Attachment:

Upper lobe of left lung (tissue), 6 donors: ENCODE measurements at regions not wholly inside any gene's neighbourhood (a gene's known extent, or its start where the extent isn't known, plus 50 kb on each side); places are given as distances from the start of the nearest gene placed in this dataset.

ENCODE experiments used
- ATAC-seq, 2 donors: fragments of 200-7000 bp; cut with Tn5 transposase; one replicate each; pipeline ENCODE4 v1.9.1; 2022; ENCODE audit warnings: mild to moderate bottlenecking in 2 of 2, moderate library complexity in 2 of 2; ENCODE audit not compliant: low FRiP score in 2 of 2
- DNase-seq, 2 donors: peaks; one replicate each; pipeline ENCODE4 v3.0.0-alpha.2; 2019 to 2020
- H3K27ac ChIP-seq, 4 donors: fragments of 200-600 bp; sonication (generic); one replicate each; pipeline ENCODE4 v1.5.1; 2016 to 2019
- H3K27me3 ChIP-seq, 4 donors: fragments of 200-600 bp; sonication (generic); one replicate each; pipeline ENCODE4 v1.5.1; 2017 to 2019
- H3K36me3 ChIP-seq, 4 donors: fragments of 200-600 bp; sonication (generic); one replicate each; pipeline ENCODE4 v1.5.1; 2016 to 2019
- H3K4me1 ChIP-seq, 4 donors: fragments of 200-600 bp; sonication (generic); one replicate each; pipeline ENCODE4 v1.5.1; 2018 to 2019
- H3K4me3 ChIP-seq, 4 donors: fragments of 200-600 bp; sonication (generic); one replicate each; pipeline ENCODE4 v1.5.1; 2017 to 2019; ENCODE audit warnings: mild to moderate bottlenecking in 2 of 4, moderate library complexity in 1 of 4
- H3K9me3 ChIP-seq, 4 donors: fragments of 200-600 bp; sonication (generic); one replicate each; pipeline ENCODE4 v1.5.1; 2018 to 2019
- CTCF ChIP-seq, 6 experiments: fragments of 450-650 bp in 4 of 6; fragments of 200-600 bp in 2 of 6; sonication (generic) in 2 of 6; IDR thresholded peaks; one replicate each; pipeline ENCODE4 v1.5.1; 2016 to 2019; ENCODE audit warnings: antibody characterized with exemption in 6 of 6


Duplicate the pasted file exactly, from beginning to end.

Upper lobe of left lung (tissue), 6 donors: ENCODE measurements at regions not wholly inside any gene's neighbourhood (a gene's known extent, or its start where the extent isn't known, plus 50 kb on each side); places are given as distances from the start of the nearest gene placed in this dataset.

ENCODE experiments used
- ATAC-seq, 2 donors: fragments of 200-7000 bp; cut with Tn5 transposase; one replicate each; pipeline ENCODE4 v1.9.1; 2022; ENCODE audit warnings: mild to moderate bottlenecking in 2 of 2, moderate library complexity in 2 of 2; ENCODE audit not compliant: low FRiP score in 2 of 2
- DNase-seq, 2 donors: peaks; one replicate each; pipeline ENCODE4 v3.0.0-alpha.2; 2019 to 2020
- H3K27ac ChIP-seq, 4 donors: fragments of 200-600 bp; sonication (generic); one replicate each; pipeline ENCODE4 v1.5.1; 2016 to 2019
- H3K27me3 ChIP-seq, 4 donors: fragments of 200-600 bp; sonication (generic); one replicate each; pipeline ENCODE4 v1.5.1; 2017 to 2019
- H3K36me3 ChIP-seq, 4 donors: fragments of 200-600 bp; sonication (generic); one replicate each; pipeline ENCODE4 v1.5.1; 2016 to 2019
- H3K4me1 ChIP-seq, 4 donors: fragments of 200-600 bp; sonication (generic); one replicate each; pipeline ENCODE4 v1.5.1; 2018 to 2019
- H3K4me3 ChIP-seq, 4 donors: fragments of 200-600 bp; sonication (generic); one replicate each; pipeline ENCODE4 v1.5.1; 2017 to 2019; ENCODE audit warnings: mild to moderate bottlenecking in 2 of 4, moderate library complexity in 1 of 4
- H3K9me3 ChIP-seq, 4 donors: fragments of 200-600 bp; sonication (generic); one replicate each; pipeline ENCODE4 v1.5.1; 2018 to 2019
- CTCF ChIP-seq, 6 experiments: fragments of 450-650 bp in 4 of 6; fragments of 200-600 bp in 2 of 6; sonication (generic) in 2 of 6; IDR thresholded peaks; one replicate each; pipeline ENCODE4 v1.5.1; 2016 to 2019; ENCODE audit warnings: antibody characterized with exemption in 6 of 6